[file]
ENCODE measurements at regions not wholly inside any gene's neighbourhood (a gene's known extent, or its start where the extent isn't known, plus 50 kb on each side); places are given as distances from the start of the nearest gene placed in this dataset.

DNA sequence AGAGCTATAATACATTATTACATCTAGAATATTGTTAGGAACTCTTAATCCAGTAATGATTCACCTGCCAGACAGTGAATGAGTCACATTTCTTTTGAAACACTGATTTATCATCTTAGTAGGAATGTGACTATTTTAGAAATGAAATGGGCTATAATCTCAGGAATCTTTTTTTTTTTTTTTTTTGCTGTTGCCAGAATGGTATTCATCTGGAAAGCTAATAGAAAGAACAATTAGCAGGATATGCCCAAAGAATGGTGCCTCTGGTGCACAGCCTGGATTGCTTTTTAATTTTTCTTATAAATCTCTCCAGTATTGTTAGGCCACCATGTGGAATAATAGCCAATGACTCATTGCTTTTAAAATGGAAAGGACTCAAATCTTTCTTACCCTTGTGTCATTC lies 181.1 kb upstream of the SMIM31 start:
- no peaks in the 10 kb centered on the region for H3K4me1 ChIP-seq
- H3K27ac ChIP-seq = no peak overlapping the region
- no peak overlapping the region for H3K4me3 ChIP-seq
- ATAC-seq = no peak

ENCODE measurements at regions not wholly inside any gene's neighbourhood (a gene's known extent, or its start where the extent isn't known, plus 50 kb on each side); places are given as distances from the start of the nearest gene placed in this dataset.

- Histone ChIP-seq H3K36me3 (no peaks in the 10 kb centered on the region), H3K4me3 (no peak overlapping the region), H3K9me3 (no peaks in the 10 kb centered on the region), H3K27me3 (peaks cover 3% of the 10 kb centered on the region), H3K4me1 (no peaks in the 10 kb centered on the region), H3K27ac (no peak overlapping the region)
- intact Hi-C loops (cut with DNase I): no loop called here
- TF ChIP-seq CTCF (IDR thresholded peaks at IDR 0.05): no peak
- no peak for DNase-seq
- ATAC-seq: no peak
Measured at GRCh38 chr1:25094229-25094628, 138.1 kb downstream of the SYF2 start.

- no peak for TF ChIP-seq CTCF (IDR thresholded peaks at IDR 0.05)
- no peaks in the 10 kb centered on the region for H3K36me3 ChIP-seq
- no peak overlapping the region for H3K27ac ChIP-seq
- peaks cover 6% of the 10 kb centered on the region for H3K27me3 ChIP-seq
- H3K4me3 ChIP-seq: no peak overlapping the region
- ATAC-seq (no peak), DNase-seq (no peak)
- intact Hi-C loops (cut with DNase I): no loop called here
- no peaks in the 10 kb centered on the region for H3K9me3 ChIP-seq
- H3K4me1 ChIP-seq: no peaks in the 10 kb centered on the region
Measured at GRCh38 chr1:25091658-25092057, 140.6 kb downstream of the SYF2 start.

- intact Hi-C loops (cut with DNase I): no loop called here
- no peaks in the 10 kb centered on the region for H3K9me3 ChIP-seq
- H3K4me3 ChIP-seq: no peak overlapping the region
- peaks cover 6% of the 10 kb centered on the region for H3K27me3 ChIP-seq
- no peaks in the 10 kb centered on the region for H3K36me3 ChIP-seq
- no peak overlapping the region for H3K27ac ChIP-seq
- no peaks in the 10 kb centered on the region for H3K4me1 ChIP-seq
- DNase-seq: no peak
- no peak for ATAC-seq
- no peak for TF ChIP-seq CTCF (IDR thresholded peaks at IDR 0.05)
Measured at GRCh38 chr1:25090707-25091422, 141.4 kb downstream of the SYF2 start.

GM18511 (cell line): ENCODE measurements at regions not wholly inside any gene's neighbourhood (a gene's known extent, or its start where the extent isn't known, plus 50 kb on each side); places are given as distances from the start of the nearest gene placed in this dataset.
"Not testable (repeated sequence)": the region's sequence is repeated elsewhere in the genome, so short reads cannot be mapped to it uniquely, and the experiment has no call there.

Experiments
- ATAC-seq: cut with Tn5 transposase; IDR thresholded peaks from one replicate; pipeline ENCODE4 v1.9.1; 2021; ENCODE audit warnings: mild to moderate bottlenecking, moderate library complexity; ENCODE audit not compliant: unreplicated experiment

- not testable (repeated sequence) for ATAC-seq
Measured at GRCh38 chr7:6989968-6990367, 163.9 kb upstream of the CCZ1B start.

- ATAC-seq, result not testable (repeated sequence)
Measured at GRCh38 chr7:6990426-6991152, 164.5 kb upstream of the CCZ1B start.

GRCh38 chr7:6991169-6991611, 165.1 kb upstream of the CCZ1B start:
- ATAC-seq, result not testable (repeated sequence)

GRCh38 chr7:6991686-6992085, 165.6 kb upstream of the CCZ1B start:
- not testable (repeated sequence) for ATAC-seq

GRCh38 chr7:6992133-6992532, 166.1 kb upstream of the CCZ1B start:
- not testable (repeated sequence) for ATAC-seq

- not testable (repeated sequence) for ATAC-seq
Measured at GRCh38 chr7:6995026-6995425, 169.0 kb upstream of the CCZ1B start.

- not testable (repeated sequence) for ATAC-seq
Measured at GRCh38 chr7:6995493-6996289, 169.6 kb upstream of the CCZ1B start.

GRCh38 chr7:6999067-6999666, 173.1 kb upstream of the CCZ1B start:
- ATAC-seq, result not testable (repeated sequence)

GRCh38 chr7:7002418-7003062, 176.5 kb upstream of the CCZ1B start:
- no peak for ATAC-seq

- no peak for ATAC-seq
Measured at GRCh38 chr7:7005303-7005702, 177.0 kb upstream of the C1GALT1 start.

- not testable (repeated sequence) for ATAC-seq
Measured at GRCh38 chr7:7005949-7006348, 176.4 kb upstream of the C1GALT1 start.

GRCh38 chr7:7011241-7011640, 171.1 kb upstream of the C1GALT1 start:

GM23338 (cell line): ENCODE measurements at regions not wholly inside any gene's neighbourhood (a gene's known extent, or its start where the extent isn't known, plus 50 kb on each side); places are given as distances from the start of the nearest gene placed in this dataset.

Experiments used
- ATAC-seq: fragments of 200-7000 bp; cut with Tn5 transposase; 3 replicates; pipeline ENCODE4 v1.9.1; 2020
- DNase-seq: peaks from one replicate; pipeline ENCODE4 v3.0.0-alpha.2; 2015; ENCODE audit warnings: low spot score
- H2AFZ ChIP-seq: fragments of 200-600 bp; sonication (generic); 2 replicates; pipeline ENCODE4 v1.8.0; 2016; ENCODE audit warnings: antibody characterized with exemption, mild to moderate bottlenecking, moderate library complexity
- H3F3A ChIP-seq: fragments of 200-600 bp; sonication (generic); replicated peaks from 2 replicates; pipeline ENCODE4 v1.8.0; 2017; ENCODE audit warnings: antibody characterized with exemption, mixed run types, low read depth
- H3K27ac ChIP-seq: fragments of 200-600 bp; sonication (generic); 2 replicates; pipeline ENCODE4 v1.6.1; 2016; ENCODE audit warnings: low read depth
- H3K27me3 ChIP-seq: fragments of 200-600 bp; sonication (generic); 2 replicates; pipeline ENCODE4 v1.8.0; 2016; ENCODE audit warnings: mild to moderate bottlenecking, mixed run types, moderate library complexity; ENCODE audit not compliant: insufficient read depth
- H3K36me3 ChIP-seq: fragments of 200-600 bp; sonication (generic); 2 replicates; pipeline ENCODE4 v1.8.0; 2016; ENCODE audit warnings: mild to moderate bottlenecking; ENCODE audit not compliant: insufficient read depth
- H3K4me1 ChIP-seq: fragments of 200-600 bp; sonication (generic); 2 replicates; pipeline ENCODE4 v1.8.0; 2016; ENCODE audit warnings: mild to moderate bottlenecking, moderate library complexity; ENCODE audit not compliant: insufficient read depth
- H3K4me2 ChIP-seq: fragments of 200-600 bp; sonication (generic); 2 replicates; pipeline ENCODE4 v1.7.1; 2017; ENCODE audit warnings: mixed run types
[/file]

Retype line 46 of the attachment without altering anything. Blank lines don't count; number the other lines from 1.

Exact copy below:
- not testable (repeated sequence) for ATAC-seq